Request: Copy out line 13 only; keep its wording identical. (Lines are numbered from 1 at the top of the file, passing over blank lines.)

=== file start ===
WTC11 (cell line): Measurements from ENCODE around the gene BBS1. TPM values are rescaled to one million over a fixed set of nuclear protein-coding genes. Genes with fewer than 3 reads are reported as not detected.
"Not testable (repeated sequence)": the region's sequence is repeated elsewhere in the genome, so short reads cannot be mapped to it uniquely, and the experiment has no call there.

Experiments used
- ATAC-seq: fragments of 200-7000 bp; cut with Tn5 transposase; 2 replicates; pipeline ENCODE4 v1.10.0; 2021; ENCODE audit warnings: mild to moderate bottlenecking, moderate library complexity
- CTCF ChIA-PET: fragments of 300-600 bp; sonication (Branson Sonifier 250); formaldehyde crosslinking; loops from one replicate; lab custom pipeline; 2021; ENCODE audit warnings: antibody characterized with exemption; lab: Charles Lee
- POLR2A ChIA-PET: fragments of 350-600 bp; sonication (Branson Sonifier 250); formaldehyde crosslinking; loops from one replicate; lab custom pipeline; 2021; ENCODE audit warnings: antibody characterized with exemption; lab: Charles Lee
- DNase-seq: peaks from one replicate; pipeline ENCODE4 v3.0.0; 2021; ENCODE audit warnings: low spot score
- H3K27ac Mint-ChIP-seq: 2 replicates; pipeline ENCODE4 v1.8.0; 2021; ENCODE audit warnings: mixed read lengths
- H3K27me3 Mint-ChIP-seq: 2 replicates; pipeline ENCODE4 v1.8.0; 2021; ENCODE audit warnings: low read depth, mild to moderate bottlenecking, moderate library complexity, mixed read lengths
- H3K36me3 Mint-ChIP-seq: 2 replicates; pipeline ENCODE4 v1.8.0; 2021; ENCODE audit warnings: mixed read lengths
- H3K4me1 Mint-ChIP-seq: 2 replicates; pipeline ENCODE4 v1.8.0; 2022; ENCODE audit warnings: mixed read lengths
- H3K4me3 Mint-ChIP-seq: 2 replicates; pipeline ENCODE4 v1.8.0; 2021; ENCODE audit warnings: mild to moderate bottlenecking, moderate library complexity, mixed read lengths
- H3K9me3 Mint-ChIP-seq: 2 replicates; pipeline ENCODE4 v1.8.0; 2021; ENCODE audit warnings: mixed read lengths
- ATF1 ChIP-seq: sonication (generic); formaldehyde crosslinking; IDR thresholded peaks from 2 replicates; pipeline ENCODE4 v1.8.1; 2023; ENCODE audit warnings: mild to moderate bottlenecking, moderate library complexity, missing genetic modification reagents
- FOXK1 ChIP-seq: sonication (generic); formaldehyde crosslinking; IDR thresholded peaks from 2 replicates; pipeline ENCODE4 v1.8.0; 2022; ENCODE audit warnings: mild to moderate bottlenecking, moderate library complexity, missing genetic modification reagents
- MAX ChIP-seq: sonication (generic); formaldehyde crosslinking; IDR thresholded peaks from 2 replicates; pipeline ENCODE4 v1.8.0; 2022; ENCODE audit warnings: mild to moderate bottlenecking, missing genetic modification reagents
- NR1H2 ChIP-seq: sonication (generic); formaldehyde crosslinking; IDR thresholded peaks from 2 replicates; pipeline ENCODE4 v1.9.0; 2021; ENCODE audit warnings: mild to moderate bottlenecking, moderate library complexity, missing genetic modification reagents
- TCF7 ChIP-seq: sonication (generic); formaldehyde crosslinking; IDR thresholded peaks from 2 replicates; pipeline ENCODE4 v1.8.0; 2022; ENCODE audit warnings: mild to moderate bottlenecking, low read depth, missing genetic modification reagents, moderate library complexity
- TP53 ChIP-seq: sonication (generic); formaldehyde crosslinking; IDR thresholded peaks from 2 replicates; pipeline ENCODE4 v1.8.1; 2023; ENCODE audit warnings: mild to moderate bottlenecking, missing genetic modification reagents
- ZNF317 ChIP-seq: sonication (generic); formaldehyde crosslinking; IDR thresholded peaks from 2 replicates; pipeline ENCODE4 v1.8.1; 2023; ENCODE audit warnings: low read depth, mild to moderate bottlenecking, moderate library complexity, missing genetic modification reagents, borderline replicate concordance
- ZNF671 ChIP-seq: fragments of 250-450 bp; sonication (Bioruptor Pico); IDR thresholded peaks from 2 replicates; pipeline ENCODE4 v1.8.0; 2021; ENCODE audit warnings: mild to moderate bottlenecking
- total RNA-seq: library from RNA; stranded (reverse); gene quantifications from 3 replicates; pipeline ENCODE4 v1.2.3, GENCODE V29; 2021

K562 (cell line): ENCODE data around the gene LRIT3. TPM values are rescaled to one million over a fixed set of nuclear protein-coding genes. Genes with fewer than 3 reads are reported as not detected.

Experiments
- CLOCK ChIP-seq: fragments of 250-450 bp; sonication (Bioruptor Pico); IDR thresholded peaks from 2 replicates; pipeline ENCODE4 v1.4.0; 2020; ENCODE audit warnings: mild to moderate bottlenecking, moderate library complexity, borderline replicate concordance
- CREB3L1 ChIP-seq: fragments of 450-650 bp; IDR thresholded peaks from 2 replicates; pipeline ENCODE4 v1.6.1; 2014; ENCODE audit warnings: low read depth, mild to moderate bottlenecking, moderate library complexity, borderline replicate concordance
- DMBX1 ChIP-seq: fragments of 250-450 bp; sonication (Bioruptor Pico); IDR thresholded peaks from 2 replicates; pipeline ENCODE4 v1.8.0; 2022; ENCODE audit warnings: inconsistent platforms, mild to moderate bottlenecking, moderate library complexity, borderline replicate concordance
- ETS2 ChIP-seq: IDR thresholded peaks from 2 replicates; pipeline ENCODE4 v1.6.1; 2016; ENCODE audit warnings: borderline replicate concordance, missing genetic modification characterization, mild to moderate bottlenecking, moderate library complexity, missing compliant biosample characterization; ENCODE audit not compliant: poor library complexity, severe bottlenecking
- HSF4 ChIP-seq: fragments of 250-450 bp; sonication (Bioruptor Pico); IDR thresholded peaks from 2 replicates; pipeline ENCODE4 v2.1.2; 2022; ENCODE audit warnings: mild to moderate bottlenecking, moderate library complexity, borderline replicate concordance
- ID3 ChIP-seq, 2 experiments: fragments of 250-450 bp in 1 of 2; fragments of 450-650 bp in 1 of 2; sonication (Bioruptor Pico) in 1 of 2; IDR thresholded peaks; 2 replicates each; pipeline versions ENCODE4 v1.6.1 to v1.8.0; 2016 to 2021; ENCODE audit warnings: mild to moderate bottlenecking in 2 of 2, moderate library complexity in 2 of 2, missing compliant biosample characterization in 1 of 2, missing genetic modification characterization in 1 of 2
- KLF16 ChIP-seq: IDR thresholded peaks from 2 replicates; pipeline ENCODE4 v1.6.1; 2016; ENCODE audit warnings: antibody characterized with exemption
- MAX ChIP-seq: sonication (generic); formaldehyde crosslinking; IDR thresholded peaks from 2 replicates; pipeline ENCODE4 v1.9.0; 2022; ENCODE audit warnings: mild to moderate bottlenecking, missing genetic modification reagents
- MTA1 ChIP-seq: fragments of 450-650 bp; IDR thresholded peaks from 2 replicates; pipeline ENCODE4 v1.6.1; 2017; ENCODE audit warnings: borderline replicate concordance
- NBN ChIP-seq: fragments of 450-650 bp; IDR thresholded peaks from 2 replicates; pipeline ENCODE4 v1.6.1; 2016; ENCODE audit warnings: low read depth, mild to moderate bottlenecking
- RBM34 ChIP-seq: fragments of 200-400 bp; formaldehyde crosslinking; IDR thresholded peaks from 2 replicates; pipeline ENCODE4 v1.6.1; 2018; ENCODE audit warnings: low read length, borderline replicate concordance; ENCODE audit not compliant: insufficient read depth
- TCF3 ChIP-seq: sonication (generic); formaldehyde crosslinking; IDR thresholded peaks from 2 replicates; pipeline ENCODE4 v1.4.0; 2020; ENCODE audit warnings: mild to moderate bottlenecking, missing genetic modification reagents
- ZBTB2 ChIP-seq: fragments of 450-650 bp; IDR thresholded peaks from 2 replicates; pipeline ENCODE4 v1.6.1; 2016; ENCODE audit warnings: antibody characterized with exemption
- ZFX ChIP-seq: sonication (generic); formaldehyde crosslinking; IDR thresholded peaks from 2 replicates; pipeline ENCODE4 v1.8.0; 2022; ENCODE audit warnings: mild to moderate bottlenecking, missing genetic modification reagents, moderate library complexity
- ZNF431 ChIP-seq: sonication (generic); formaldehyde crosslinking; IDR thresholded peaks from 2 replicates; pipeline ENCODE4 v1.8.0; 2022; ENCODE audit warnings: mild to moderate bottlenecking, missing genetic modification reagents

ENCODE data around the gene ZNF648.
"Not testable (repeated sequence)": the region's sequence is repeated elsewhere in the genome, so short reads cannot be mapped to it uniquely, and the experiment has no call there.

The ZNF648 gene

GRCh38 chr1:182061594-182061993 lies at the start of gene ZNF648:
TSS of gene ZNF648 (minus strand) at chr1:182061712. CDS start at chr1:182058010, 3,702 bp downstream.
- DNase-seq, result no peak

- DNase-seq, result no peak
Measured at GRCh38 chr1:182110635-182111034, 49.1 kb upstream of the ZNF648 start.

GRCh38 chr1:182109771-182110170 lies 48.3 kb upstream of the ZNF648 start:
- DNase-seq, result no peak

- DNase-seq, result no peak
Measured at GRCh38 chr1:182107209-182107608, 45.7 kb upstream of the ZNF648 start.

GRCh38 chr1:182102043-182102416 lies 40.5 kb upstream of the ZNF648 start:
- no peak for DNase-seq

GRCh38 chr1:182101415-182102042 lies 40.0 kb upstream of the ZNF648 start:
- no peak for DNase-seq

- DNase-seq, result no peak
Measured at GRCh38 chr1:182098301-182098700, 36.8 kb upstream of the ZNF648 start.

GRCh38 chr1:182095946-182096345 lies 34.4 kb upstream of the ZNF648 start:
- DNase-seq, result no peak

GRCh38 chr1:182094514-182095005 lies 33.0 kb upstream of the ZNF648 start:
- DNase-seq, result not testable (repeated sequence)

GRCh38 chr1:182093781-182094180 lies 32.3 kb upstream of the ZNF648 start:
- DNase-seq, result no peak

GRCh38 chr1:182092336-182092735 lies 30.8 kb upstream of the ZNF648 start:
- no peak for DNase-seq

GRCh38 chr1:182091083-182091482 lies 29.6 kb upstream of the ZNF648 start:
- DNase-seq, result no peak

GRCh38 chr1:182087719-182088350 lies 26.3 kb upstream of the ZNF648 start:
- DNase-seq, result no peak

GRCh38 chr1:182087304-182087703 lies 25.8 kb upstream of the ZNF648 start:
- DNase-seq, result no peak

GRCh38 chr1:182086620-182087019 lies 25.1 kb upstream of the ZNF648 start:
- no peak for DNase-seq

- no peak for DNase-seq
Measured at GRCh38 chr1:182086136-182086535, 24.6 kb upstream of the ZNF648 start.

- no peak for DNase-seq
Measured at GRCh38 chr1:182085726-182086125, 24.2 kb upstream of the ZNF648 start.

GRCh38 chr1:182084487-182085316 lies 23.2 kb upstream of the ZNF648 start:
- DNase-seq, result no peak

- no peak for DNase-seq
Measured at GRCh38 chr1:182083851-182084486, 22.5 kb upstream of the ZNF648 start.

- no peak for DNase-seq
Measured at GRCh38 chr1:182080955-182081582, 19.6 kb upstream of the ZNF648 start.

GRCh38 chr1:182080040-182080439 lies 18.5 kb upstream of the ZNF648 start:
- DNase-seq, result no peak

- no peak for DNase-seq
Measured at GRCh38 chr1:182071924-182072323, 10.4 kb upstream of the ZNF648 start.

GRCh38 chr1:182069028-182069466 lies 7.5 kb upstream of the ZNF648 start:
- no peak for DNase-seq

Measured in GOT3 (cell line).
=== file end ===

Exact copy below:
- H3K9me3 Mint-ChIP-seq: 2 replicates; pipeline ENCODE4 v1.8.0; 2021; ENCODE audit warnings: mixed read lengths